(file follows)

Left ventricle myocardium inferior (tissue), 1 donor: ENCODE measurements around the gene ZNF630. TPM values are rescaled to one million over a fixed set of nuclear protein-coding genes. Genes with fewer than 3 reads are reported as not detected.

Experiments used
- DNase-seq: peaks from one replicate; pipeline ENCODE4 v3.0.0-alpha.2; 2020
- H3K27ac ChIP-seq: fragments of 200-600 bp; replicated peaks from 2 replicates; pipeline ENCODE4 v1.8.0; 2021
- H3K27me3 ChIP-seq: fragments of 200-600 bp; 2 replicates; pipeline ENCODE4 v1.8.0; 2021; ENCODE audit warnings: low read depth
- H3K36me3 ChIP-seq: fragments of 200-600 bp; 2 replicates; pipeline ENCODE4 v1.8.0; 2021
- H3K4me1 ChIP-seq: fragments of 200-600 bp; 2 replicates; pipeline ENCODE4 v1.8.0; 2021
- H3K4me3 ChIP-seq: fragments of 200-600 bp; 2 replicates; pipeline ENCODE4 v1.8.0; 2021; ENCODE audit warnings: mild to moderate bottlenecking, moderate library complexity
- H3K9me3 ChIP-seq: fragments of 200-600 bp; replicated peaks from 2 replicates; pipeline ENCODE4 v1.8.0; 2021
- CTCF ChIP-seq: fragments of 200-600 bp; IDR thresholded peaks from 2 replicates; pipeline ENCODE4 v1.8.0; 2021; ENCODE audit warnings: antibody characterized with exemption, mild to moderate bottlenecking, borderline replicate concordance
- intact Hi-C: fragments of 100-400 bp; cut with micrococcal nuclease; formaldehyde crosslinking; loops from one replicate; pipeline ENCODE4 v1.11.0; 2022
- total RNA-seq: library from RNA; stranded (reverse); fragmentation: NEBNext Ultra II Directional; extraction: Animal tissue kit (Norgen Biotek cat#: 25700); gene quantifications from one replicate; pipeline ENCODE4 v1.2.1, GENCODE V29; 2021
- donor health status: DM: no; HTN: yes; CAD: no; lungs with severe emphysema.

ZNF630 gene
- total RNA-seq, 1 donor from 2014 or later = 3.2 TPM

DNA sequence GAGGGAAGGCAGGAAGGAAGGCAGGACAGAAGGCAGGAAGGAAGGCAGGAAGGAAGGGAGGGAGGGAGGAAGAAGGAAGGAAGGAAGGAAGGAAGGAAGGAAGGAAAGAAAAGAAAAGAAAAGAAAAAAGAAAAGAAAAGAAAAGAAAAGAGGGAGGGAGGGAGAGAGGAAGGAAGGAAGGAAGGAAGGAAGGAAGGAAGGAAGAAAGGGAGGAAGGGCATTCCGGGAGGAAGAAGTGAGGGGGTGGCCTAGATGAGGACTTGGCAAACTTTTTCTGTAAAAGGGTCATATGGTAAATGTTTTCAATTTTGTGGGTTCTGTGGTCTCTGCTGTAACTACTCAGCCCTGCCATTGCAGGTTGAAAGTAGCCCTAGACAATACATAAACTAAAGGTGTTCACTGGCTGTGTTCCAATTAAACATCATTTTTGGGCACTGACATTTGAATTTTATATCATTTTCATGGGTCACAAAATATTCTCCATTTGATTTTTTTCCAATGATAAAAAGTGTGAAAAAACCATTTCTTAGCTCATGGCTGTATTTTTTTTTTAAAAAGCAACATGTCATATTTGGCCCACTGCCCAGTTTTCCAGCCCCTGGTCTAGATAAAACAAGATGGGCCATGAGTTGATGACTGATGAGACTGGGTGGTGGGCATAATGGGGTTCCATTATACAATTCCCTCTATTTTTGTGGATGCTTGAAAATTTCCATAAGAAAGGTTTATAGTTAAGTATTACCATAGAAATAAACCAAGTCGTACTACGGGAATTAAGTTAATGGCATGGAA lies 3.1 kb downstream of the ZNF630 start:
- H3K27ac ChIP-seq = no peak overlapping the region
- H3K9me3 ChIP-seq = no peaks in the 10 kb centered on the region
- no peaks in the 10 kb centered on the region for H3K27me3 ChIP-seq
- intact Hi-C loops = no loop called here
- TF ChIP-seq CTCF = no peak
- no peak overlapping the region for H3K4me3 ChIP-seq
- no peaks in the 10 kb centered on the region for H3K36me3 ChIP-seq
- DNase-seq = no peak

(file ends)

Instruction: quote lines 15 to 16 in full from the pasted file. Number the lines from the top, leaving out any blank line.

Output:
- total RNA-seq, 1 donor from 2014 or later = 3.2 TPM

DNA sequence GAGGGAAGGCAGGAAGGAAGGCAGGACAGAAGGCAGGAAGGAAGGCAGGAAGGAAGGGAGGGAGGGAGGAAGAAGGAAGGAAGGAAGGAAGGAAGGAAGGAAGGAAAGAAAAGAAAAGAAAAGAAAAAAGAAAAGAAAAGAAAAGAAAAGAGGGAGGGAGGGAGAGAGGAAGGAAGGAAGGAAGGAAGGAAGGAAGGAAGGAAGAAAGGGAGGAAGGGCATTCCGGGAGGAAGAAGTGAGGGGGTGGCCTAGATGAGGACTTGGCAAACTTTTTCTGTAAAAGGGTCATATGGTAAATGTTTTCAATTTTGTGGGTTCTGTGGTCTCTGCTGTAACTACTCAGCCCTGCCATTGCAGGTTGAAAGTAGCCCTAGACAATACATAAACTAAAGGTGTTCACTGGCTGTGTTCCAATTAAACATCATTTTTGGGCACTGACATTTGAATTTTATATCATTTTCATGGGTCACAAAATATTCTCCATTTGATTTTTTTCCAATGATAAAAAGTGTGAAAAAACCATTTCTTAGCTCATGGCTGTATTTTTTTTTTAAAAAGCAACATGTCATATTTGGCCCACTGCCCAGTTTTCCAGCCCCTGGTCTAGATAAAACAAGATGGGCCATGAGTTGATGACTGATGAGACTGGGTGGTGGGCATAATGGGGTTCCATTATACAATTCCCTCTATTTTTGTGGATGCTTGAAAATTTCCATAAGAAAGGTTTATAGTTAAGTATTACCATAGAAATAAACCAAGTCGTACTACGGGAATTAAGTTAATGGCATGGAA lies 3.1 kb downstream of the ZNF630 start: